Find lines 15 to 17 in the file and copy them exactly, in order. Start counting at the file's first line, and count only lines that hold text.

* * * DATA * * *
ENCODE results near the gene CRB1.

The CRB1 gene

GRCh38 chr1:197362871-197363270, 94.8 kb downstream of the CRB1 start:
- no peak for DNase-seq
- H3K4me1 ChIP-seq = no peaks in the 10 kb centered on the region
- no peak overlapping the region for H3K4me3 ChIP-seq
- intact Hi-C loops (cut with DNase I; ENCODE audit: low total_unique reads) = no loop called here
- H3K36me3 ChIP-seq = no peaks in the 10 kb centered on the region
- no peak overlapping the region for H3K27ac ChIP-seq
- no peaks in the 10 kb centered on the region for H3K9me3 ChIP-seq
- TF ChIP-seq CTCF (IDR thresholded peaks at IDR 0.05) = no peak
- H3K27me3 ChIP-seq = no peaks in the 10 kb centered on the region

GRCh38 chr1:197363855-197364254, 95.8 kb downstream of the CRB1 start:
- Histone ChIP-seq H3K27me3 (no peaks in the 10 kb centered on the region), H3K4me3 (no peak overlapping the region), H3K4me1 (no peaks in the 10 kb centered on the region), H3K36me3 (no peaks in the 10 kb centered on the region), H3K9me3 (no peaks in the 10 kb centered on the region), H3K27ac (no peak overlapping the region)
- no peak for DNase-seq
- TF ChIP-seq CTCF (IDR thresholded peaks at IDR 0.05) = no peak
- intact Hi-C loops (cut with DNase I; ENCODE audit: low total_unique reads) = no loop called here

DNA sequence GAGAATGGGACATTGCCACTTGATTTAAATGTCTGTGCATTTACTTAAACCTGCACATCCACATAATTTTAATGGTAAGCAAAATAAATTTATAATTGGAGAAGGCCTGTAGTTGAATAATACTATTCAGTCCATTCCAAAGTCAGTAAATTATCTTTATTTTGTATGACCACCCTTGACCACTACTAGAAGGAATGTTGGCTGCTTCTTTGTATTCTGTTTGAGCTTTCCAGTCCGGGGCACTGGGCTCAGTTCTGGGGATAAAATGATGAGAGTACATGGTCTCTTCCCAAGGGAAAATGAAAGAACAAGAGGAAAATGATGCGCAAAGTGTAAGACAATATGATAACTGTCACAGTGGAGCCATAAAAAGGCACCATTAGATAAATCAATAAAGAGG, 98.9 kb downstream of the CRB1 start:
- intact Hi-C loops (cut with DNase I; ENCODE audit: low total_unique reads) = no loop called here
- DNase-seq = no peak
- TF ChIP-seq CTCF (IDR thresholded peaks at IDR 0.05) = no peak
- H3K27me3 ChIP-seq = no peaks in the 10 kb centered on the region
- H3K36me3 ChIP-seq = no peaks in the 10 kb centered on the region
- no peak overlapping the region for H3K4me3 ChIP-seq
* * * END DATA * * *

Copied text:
- no peak for DNase-seq
- TF ChIP-seq CTCF (IDR thresholded peaks at IDR 0.05) = no peak
- intact Hi-C loops (cut with DNase I; ENCODE audit: low total_unique reads) = no loop called here